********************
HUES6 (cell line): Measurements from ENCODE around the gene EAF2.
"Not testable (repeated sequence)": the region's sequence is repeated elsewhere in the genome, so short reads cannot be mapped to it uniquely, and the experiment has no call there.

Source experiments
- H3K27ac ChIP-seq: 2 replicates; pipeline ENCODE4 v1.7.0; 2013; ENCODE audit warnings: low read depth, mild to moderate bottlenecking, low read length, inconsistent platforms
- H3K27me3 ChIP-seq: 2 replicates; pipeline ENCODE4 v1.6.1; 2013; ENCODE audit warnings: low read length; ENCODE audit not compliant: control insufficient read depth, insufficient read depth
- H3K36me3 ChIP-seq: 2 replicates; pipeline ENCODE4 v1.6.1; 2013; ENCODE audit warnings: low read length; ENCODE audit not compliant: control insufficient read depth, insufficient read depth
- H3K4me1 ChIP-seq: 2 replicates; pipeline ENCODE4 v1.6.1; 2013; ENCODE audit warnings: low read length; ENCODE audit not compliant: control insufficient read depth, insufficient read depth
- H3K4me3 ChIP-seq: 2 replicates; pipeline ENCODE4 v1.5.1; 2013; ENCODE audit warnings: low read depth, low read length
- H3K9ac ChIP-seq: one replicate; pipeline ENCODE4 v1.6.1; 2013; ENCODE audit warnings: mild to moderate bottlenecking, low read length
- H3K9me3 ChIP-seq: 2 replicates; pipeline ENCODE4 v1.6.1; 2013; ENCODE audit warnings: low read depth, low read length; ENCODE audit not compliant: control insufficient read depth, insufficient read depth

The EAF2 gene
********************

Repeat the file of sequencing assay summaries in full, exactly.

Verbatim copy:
HUES6 (cell line): Measurements from ENCODE around the gene EAF2.
"Not testable (repeated sequence)": the region's sequence is repeated elsewhere in the genome, so short reads cannot be mapped to it uniquely, and the experiment has no call there.

Source experiments
- H3K27ac ChIP-seq: 2 replicates; pipeline ENCODE4 v1.7.0; 2013; ENCODE audit warnings: low read depth, mild to moderate bottlenecking, low read length, inconsistent platforms
- H3K27me3 ChIP-seq: 2 replicates; pipeline ENCODE4 v1.6.1; 2013; ENCODE audit warnings: low read length; ENCODE audit not compliant: control insufficient read depth, insufficient read depth
- H3K36me3 ChIP-seq: 2 replicates; pipeline ENCODE4 v1.6.1; 2013; ENCODE audit warnings: low read length; ENCODE audit not compliant: control insufficient read depth, insufficient read depth
- H3K4me1 ChIP-seq: 2 replicates; pipeline ENCODE4 v1.6.1; 2013; ENCODE audit warnings: low read length; ENCODE audit not compliant: control insufficient read depth, insufficient read depth
- H3K4me3 ChIP-seq: 2 replicates; pipeline ENCODE4 v1.5.1; 2013; ENCODE audit warnings: low read depth, low read length
- H3K9ac ChIP-seq: one replicate; pipeline ENCODE4 v1.6.1; 2013; ENCODE audit warnings: mild to moderate bottlenecking, low read length
- H3K9me3 ChIP-seq: 2 replicates; pipeline ENCODE4 v1.6.1; 2013; ENCODE audit warnings: low read depth, low read length; ENCODE audit not compliant: control insufficient read depth, insufficient read depth

The EAF2 gene